any type of harassment, which Landy
said has "created a certain kind of
climate of terrorism."
"I think we have grown prepared
enough and sophisticated enough to
fight violence in a very organized kind
of fashion," she said, citing her
organization's efforts to educate abor-
tion providers about countermeasures,
insurance and legal avenues to stop
right-to-life groups that overstep the
bounds of free speech.
Such countermeasures will
be one focus of the federation's annual
meeting, she said.
The NAF, founded in 1977, now has
250 members - including doctors,
counselors, abortion clinics and others
involved in providing abortion services.

WARSAW, Poland (AP) - Officials
laid wreaths at a monument yesterday
to open cermonies marking the 40th an-
niversary of the Jewish ghetto uprising
against the Nazis, but Poland's only
survivor of the struggle called the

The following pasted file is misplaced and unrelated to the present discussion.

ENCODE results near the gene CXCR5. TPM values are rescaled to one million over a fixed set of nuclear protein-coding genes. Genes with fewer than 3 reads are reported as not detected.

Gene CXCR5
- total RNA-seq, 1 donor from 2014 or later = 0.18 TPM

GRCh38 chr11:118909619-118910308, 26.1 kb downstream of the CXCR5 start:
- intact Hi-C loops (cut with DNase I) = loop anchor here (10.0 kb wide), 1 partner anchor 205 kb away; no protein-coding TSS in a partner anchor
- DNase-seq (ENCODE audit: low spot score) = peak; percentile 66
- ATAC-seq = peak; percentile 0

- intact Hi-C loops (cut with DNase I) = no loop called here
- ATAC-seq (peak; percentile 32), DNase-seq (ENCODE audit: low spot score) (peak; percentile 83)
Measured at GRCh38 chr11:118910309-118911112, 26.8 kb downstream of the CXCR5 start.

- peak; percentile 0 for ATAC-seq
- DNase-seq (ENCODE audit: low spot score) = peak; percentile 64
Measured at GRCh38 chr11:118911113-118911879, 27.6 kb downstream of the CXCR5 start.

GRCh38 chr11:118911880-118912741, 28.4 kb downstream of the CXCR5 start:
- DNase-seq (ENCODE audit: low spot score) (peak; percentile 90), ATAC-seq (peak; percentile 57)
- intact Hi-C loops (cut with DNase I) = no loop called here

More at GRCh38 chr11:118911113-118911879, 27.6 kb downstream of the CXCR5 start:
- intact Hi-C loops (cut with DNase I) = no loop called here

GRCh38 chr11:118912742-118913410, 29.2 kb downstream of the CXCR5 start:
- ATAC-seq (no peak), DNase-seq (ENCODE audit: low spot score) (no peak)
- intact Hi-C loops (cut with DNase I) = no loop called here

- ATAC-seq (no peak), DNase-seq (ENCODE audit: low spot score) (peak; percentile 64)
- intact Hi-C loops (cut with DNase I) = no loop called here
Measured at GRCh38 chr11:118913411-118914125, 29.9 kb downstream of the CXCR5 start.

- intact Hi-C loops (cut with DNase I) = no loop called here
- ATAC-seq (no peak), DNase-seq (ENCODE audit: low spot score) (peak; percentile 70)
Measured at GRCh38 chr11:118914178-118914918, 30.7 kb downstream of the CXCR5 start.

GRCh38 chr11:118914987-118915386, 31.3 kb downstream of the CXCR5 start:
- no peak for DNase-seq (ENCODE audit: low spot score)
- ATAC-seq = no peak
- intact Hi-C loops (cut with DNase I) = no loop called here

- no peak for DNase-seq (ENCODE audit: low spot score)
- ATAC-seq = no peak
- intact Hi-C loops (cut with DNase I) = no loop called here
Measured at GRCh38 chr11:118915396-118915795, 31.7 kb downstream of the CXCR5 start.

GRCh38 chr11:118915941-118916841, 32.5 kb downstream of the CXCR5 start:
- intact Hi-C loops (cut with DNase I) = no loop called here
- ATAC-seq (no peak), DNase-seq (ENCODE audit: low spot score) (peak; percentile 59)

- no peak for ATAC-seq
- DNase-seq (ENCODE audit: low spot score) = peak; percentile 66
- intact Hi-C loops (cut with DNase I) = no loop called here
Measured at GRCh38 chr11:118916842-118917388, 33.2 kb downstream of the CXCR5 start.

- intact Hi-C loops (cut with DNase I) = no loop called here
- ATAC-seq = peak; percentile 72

ceremony "hypocritical" and stayed
away.
Marek Edelman, who at the end of
the uprising led dozens of Jews to safety
through ghetto sewers, wrote a public
letter condemning the ceremony -
which began a two-week, government-
sponsored commemoration - and
urged others to join his boycott.
"I WILL not take part in it and I will
not approve of somebody else's par-
ticipation, no matter where they come
from," Edelman, 62, wrote in the letter,
which was widely circulated in Poland.
When he was 22, Edelman helped
organize the ghetto rebellion in which
several hundred fighters armed with
smuggled and homemade weapons
resisted German tanks, artillery, and
infantry for 53 days beginning April 19,
1943. An estimated 65,000 Jews were
killed.
The state-organized commemoration
of the uprising, and Edelman's protest,
have sparked a controversy that has
reduced the number of foreign partic-
ipants from an expected 3,000 to about
1,300.
THE WORLD Congress of Jewry in
January endorsed the commemoration,
but there appeared to be no Jews, either
Polish or from abroad, at the ceremony